Building a typesafe multi-form action handler in Remix Series - Remix validated form and Zod

Building a typesafe multi-form action handler in Remix Series - Remix validated form and Zod
Photo by ANIRUDH / Unsplash

In this series, I build a small Todo application. To begin, I use a combination of Remix, TypeScript, Tailwind CSS, and React. It'll be functional but fragile to change. To address the fragility, I introduce and use Remix Validated Form, a React form library, Zod, a TypeScript-first schema validation framework, and a few helpers to glue it all together. Each post in this series will build upon the last by solving more of the problem and ends with a robust typesafe solution.

Posts in this series

  1. The problem (read this first)
  2. Remix validated form & Zod (you are here)
  3. Hooks, Proxy and Dispatcher to the rescue

If you haven't read part 1, The problem, I highly recommend you start there.

The source code for this part is on GitHub, or try it out on Stackblitz


In the first post of the series, The problem, you may have noticed that the Todo application code was missing client-side validation, and the server-side validation was a little half-baked and manual. I could have written client-side validation code, but it would be similar, if not exactly the same, as the server-side validation. I'm already using Remix and React to do a lot of the heavy lifting, so why not use something to help with form posts and the validation for both client-side and server-side?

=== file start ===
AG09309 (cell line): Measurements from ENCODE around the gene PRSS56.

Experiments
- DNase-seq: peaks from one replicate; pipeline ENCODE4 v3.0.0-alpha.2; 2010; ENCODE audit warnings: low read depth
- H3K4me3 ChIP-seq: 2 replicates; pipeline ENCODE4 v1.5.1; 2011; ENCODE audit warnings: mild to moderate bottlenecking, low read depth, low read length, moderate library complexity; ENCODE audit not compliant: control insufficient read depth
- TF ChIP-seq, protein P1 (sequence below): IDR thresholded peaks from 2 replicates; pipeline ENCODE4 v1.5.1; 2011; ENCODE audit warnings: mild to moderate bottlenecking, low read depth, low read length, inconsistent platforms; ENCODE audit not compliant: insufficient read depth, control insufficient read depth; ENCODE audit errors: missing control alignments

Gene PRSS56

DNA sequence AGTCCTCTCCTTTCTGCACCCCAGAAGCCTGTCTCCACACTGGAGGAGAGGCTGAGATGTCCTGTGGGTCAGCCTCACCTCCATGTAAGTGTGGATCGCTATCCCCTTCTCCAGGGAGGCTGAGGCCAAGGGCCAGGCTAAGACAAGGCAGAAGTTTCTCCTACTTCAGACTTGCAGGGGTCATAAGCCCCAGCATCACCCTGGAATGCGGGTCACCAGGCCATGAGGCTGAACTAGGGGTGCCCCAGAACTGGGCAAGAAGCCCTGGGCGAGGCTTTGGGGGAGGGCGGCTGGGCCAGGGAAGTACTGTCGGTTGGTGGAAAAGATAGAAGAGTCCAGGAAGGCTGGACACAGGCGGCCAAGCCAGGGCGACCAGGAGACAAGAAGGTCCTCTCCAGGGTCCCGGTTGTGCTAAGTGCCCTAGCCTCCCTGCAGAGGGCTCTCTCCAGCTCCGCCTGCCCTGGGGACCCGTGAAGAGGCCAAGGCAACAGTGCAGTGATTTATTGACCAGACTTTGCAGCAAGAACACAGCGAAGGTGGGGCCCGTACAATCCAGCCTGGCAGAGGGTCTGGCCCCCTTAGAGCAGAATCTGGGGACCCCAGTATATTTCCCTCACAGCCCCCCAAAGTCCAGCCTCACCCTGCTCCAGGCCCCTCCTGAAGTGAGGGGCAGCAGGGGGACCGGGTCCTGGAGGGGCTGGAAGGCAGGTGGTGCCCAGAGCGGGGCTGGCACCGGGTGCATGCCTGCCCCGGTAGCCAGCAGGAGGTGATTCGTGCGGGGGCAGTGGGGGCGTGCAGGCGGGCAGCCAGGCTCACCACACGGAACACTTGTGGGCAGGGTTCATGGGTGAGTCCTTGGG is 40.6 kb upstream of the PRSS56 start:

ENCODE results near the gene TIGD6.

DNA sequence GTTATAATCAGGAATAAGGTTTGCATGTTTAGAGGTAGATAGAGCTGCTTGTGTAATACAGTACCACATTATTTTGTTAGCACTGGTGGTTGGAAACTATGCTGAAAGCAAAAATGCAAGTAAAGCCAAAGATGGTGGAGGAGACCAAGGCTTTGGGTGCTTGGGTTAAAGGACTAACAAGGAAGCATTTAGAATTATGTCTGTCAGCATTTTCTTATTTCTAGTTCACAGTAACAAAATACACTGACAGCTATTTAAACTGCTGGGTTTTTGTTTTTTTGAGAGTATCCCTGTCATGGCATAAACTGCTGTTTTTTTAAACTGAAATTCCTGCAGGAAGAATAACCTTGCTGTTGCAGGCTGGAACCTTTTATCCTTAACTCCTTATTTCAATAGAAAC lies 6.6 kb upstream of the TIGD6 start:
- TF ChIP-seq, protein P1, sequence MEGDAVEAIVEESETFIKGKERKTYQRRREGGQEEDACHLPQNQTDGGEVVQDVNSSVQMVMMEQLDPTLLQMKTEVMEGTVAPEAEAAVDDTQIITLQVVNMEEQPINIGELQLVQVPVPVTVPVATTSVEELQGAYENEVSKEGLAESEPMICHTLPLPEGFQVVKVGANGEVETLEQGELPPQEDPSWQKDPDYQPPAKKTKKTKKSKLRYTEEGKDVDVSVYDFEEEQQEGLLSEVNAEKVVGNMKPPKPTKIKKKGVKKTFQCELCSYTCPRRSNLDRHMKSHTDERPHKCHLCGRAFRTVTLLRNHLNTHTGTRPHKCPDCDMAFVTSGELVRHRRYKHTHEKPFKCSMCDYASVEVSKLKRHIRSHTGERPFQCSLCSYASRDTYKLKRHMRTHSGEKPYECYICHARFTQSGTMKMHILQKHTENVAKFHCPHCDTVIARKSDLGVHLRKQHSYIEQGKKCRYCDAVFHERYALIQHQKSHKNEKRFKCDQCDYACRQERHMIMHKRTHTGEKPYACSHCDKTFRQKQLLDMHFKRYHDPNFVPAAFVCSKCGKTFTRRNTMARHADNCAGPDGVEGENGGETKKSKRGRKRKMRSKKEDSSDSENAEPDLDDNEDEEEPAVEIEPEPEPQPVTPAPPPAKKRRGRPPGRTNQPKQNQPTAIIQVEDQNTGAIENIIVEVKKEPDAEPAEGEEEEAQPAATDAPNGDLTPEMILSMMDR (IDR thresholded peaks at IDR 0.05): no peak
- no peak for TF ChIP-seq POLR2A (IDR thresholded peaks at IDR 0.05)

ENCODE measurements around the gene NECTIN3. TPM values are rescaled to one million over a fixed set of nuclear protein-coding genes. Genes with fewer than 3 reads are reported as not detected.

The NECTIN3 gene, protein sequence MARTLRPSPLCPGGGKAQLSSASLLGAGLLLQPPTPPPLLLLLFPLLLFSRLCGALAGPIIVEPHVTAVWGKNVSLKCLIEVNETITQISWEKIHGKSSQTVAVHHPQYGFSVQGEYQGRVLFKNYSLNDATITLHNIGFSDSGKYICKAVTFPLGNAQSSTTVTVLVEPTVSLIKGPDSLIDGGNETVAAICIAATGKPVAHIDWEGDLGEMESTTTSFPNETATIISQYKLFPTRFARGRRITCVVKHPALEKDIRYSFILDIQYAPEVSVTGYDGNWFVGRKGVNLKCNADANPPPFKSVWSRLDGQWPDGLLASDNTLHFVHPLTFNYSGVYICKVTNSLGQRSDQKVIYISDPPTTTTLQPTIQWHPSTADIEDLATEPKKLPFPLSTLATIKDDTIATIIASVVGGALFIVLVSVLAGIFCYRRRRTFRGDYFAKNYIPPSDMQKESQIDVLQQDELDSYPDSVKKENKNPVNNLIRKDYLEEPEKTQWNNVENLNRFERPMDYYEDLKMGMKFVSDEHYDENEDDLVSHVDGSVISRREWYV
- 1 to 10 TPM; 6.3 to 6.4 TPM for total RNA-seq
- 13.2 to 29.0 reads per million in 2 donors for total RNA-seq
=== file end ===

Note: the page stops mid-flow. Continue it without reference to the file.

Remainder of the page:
Introducing Remix Validated Form and Zod

To build upon what I have so far, I add the Remix Validated Form and Zod packages to the project. Remix Validated Form and Zod allow me to easily define forms, provide client-side and server-side validation, and nicely take the post data and return it as a TypeScript  typed plain old JS object.

Updating the Todo application

In part 1, I made a simple Todo application. Now that I've added Remix Validated Form and Zod, I'll start refactoring the solution to use them.


Using Zod, I define what a valid shape for post data is. As the shape of the data changes depending on the value in the _action property, I use the property to form the discriminator when defining a discriminated union.

My Zod code looks like the following.

const validator = withZod(
  z.discriminatedUnion('_action', [
      _action: z.literal('reset'),
      _action: z.literal('upsert'),
      description: z.string().min(2).max(50),
      id: zfd.numeric(z.number().optional()),
      _action: z.literal('delete'),
      id: zfd.numeric(),
      _action: z.literal('complete'),
      id: zfd.numeric(),

As you can see, I define what it is to be valid for the actions reset, upsert, delete and complete.

Refactoring the action handler

Now that I've told Zod what the valid shape of post data looks like, I can refactor the action handler to remove any manual validation I added, allowing me to replace it all with the following.

  const formData = await data.request.formData()
  const result = await validator.validate(formData)